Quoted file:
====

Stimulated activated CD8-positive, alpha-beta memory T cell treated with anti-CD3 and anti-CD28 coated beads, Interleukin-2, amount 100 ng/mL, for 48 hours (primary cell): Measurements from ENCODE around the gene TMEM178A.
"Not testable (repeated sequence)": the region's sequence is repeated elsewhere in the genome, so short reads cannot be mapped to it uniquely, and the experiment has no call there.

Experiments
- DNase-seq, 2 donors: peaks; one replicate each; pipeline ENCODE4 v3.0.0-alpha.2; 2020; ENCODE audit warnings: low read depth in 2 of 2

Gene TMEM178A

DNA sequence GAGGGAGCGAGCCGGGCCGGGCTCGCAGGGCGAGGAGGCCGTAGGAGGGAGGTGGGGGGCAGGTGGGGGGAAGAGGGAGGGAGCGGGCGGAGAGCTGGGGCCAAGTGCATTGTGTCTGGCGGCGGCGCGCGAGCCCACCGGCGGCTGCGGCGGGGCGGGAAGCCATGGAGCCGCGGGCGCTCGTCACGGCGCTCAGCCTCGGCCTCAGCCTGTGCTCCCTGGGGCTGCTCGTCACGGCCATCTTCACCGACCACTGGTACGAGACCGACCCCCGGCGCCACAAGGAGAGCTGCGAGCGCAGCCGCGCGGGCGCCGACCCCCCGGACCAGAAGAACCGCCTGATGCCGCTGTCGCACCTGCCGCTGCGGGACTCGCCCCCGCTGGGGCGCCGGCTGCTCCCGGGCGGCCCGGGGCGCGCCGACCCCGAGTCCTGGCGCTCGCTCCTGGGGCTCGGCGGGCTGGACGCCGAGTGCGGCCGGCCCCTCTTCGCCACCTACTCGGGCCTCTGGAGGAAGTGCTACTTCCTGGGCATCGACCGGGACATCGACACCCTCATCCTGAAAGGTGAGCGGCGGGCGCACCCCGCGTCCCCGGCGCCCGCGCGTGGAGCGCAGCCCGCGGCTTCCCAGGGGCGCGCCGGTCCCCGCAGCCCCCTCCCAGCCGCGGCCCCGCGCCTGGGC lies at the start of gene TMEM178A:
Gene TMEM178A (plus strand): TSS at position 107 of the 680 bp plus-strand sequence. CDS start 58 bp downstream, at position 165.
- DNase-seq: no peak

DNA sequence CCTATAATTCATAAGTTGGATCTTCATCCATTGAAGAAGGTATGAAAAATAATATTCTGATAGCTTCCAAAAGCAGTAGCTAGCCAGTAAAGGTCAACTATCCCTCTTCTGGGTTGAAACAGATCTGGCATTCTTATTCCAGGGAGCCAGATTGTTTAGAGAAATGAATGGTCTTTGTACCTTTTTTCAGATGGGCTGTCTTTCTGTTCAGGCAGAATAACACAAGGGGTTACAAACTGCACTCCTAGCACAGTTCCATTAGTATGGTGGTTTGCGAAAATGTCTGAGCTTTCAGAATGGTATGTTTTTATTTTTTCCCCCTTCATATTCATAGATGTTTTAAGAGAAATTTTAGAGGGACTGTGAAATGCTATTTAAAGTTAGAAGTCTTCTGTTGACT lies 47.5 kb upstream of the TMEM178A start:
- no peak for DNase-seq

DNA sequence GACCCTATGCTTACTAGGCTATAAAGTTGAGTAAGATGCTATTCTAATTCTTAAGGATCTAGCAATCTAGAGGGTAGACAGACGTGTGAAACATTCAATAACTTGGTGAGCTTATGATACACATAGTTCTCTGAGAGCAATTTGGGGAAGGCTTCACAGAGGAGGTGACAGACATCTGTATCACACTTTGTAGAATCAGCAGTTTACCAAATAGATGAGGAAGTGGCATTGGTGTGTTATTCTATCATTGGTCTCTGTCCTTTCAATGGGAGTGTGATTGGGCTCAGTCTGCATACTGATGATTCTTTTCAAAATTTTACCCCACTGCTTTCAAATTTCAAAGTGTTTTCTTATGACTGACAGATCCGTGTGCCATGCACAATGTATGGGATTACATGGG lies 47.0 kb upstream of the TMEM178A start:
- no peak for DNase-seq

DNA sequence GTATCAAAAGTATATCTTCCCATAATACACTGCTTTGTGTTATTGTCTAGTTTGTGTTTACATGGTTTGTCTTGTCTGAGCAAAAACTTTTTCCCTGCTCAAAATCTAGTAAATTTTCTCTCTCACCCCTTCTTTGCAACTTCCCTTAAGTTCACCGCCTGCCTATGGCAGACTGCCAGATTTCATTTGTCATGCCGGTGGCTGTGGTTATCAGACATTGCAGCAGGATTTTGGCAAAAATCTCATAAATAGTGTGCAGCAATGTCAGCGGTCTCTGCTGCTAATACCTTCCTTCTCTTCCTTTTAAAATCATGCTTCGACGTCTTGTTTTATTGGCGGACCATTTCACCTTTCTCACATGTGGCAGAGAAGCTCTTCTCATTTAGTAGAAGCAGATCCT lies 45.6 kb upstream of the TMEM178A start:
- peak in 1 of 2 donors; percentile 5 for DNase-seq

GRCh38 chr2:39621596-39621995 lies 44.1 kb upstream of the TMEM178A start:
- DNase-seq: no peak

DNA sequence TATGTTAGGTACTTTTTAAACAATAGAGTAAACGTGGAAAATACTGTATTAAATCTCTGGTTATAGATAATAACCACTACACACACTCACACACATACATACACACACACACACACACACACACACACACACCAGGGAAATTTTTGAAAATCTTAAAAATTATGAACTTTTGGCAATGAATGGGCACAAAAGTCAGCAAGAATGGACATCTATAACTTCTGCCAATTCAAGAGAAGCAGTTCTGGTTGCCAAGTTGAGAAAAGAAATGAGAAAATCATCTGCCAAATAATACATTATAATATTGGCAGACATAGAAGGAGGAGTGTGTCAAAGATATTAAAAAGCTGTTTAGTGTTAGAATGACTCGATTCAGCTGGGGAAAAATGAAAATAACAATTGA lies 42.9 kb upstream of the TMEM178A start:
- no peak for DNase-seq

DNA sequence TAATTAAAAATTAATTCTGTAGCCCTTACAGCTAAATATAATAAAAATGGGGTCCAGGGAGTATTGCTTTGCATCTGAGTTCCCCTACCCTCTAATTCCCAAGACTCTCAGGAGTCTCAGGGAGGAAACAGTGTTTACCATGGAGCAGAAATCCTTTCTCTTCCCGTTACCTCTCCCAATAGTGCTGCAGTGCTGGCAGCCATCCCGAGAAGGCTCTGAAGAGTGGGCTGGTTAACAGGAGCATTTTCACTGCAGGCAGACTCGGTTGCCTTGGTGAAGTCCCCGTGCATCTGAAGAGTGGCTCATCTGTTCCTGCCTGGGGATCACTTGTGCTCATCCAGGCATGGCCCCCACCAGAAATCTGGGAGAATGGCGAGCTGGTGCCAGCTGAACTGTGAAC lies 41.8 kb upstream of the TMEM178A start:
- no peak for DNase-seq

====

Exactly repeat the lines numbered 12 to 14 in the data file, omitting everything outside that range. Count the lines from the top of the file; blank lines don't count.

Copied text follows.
- no peak for DNase-seq

DNA sequence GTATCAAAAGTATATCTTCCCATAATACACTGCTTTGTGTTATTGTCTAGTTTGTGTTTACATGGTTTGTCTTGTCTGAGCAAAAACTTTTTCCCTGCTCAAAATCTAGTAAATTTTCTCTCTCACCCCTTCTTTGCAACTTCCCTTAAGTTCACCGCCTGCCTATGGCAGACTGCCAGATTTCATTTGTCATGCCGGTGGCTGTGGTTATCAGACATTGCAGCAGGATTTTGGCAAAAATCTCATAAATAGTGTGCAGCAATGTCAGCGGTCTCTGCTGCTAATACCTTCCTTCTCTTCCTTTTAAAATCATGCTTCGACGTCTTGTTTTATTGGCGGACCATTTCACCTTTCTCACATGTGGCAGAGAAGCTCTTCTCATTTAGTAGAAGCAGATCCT lies 45.6 kb upstream of the TMEM178A start:
- peak in 1 of 2 donors; percentile 5 for DNase-seq